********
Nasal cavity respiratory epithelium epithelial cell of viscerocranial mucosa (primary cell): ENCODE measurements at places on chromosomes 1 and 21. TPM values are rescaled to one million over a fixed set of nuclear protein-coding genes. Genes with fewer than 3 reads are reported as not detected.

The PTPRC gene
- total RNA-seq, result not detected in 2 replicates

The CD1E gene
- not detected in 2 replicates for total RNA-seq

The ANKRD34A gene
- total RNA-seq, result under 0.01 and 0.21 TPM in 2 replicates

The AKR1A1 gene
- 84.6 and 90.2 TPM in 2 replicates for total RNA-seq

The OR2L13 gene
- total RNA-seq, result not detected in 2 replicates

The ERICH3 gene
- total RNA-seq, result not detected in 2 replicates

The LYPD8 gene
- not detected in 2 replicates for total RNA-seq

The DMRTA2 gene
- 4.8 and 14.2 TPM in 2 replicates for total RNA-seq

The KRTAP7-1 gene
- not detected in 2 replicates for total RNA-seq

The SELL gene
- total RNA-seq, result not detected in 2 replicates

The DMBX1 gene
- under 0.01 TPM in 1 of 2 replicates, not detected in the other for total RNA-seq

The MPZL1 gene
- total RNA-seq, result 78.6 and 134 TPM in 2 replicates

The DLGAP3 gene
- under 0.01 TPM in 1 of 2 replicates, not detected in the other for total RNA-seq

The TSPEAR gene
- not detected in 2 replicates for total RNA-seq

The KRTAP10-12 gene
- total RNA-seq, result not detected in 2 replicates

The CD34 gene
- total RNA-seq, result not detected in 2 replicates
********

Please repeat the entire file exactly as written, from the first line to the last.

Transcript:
Nasal cavity respiratory epithelium epithelial cell of viscerocranial mucosa (primary cell): ENCODE measurements at places on chromosomes 1 and 21. TPM values are rescaled to one million over a fixed set of nuclear protein-coding genes. Genes with fewer than 3 reads are reported as not detected.

The PTPRC gene
- total RNA-seq, result not detected in 2 replicates

The CD1E gene
- not detected in 2 replicates for total RNA-seq

The ANKRD34A gene
- total RNA-seq, result under 0.01 and 0.21 TPM in 2 replicates

The AKR1A1 gene
- 84.6 and 90.2 TPM in 2 replicates for total RNA-seq

The OR2L13 gene
- total RNA-seq, result not detected in 2 replicates

The ERICH3 gene
- total RNA-seq, result not detected in 2 replicates

The LYPD8 gene
- not detected in 2 replicates for total RNA-seq

The DMRTA2 gene
- 4.8 and 14.2 TPM in 2 replicates for total RNA-seq

The KRTAP7-1 gene
- not detected in 2 replicates for total RNA-seq

The SELL gene
- total RNA-seq, result not detected in 2 replicates

The DMBX1 gene
- under 0.01 TPM in 1 of 2 replicates, not detected in the other for total RNA-seq

The MPZL1 gene
- total RNA-seq, result 78.6 and 134 TPM in 2 replicates

The DLGAP3 gene
- under 0.01 TPM in 1 of 2 replicates, not detected in the other for total RNA-seq

The TSPEAR gene
- not detected in 2 replicates for total RNA-seq

The KRTAP10-12 gene
- total RNA-seq, result not detected in 2 replicates

The CD34 gene
- total RNA-seq, result not detected in 2 replicates